order, though much of the time he held the rank
of sergeant.

Until 1867 Mr. Niederheiser engaged at his for-
mer occupation as a wagon -maker, and in the last-
mentioned year went to New Philadelphia. There
he made his residence for some three years, after
which, in 1870, he came to Biakes Mills. For the
past quarter of a century of his residence in this
place Ins time has been largely occupied in work-



ing at his trade He has been successful in the
acquisition of a competence, as he is industrious
and a thorough workman.

August 4, 1857, our subject married Ann Schny-
der. The lady is a daughter of Christian and
Elizabeth (Grunig) Schnyder. The former is de-
cea8«d, but his wife is still living, in the enjoy-
ment of good health, and makes her home with her
daughter Ann. To Mr. and Mrs. Niederheiser have
been born four children: Bertha, who became the
wife of Rev. Thomas Scantleburg, of the Methodist
Episcopal Church; John R., conductor on the Cin-
cinnati, Lebanon & Nortiiern Railway; Fred L.,
engineer on the "Big Four;" and Franc L., County
Surveyor of Ashland County, Ohio. Mrs. Scantle-
burg has three children, Mabel, Ralph and Lucy,
the latter of whom lives with her grandparents.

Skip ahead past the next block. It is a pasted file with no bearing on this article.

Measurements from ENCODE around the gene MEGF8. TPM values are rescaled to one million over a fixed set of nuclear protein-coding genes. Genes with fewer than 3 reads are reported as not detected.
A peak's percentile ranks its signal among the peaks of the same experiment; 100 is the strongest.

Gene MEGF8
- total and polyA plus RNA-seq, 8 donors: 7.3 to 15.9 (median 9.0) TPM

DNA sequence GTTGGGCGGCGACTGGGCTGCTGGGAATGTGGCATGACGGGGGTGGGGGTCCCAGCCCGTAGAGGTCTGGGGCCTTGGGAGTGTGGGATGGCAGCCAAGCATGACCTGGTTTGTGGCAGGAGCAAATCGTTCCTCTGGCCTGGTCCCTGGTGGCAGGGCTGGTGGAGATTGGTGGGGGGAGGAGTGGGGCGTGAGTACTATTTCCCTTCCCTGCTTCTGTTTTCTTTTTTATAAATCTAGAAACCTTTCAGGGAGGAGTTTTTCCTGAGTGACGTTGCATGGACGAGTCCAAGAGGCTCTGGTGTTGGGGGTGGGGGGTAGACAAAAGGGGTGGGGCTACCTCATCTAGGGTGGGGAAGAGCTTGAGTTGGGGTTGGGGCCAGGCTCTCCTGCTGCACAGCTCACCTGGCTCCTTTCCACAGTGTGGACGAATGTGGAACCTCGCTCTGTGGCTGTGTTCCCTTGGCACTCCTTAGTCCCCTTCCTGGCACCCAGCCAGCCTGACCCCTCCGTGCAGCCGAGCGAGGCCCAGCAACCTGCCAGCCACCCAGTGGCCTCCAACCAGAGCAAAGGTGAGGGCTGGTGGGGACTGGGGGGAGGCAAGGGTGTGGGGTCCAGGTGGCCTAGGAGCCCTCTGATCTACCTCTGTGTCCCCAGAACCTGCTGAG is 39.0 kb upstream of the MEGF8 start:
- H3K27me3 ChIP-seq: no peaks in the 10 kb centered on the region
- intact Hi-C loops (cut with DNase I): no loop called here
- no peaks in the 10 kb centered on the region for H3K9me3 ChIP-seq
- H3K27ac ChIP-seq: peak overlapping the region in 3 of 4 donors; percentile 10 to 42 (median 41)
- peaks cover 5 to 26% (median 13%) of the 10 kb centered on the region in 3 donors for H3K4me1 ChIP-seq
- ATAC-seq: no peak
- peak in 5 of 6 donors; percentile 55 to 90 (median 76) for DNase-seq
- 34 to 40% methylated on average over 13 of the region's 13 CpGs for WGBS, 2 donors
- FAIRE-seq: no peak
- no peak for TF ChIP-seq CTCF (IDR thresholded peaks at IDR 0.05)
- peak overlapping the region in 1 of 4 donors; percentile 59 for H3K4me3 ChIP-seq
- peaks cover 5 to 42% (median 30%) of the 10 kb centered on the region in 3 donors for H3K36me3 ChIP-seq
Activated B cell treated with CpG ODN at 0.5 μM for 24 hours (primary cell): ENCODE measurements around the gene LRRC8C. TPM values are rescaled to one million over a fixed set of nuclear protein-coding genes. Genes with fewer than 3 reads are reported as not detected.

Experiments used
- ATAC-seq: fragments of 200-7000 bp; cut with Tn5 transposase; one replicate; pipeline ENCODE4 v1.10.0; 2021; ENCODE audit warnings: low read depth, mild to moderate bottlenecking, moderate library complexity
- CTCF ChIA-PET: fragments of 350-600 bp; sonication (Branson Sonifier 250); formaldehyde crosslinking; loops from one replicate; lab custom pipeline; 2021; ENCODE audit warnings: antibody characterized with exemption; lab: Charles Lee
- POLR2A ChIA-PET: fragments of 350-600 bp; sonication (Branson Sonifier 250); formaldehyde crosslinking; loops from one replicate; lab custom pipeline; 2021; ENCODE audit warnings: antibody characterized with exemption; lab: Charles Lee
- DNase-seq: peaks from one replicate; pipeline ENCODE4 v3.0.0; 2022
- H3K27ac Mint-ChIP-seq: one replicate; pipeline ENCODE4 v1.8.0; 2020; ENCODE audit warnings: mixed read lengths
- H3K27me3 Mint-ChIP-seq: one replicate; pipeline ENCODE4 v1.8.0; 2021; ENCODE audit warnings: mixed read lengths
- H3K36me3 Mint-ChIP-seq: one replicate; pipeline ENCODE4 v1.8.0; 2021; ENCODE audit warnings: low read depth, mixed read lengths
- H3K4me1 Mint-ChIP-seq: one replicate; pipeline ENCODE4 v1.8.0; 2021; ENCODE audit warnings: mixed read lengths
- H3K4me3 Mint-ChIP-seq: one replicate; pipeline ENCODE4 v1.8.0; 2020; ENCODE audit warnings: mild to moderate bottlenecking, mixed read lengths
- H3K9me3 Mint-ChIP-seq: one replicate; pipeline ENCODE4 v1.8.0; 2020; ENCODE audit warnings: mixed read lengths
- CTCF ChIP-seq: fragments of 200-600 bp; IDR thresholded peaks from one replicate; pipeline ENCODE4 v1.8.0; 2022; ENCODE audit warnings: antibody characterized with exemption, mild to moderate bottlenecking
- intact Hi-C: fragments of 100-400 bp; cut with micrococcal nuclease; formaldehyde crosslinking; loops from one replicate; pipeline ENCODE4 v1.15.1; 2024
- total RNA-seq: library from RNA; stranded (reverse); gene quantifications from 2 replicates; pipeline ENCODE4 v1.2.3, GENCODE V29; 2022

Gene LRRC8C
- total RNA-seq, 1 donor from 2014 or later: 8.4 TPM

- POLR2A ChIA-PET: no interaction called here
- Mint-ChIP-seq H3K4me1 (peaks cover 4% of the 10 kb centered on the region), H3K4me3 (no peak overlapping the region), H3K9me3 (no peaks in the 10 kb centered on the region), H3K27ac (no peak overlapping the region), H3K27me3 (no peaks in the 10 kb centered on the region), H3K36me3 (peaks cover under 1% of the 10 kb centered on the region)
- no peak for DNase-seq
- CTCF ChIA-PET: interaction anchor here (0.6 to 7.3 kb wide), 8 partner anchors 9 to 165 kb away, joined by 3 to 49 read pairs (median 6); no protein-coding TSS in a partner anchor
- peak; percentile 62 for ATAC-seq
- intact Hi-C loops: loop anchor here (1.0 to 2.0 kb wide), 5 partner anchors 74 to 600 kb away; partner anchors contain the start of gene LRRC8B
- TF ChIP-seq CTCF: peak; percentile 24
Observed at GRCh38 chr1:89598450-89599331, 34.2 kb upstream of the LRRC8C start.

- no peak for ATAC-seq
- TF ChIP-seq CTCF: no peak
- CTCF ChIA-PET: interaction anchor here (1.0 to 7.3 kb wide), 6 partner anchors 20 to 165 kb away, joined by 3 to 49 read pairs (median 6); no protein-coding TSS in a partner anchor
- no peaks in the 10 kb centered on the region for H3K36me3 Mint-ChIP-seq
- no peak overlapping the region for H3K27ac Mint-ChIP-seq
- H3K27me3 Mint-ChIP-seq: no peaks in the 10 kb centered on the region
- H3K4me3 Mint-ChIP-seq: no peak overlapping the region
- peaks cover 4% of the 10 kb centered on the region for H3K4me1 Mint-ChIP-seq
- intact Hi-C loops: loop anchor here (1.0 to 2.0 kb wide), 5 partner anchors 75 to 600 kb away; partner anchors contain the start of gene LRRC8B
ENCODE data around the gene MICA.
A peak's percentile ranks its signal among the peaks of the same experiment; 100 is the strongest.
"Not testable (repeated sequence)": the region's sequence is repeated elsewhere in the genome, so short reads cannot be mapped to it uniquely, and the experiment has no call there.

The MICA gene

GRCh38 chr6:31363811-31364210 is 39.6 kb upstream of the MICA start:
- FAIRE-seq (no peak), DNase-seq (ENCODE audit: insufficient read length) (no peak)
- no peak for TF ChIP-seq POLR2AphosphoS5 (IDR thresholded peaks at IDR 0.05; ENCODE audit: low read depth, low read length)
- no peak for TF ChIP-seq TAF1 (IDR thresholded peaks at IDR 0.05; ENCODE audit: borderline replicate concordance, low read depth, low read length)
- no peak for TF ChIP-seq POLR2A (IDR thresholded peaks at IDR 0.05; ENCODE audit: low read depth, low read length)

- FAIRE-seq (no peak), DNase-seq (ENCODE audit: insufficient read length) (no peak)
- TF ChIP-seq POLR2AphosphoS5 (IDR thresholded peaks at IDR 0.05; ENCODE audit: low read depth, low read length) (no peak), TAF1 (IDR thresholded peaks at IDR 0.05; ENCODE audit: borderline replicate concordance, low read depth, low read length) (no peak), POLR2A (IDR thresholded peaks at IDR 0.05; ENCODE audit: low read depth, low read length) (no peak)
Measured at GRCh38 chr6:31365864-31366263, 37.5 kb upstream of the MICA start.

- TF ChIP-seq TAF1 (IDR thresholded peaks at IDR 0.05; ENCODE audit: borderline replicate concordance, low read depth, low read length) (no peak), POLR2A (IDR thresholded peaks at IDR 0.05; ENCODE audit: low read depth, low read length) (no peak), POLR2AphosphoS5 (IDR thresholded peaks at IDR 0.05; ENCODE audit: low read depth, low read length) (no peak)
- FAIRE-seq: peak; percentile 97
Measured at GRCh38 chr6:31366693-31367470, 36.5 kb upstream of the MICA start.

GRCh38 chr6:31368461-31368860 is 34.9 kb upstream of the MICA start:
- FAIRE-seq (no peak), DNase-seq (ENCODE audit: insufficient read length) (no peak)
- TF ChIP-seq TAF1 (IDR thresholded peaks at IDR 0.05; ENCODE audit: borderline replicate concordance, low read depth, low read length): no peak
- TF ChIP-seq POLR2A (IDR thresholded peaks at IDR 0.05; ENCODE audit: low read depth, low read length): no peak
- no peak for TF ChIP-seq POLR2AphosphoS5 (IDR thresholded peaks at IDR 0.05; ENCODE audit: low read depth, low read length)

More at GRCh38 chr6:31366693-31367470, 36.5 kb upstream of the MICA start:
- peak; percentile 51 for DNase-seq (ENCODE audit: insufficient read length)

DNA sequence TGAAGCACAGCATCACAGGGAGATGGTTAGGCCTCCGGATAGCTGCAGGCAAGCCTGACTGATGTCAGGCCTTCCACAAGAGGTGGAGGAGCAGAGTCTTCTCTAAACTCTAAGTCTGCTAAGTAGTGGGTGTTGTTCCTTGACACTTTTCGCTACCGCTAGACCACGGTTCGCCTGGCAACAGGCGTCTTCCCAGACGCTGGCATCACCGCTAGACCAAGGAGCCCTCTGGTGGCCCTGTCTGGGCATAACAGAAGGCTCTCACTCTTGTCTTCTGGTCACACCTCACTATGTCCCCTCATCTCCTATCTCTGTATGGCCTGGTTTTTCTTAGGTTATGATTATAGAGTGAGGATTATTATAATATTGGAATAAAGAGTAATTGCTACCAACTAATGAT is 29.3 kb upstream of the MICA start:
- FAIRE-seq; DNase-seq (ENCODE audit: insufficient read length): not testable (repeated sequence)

Mr. Scantleburg was called to his final rest June
12, 1891.

Our subject is a member of Andrew Crawford
Post No. 6, G. A. R., and is also identified witli
the Union Veteran League. He and his estimable
wife are members of the German Reformed Church,
and active workers in various benevolent organ-
izations. Our subject reflects credit upon the land
of his birth and the land of his adoption, for
he is a true patriot and devoted to the best inter-
ests of the community in which his home is made.



JOHN C. DONAHEY, ex-County Clerk of
Tuscarawas County, is an active worker
in the ranks of the Democratic party, and
since attaining his majority has frequently
been sent as a delegate to local conventions.
While serving as a county official he acquitted
himself to the full satisfaction of his constituents,
as was shown by his being continued so long in
the place. As a citizen he is held in great esteem,
and is one of the foremost men of New Philadel-

James Donahey, the father of John C, was a
native of Pennsylvania, but removed with his

parents to this county while quite young. His
father, James, Sr., a farmer, was a native of Ire-
land, who came to the United States at an early
day, settling near Pittsburg, Pa. James, Jr.,
served during the late War of the Rebellion, being
a teamster in the army, and the senior James was
a soldier in the War of 1812.

For many years James Donahey, Jr., operated a
farm in Perry Township, where he died in his
eighty-second year. He was a Democrat, and held
a number of township positions on various occa-
sions. Religiously he was identified with the
Presbyterian denomination. His wife, whose girl-
hood name was Isabel McCoy, was a native of this
county and of Irish parentage. Her father was a
farmer in Perry Township. Mrs. Donahey died
at the age of forty-eight years, leaving a large
number of friends and acquintances who deeply
mourned her loss. Of her thirteen children twelve
grew to maturity. In the order of their birth
they were as follows: Nancy (deceased), Isabel,
Robert M. (deceased), Cassie, Jane, Mary, James M.,
John C, Jesse F., Philander (deceased), Elsie A.
and Amanda.

The birth of our subject occurred October 13,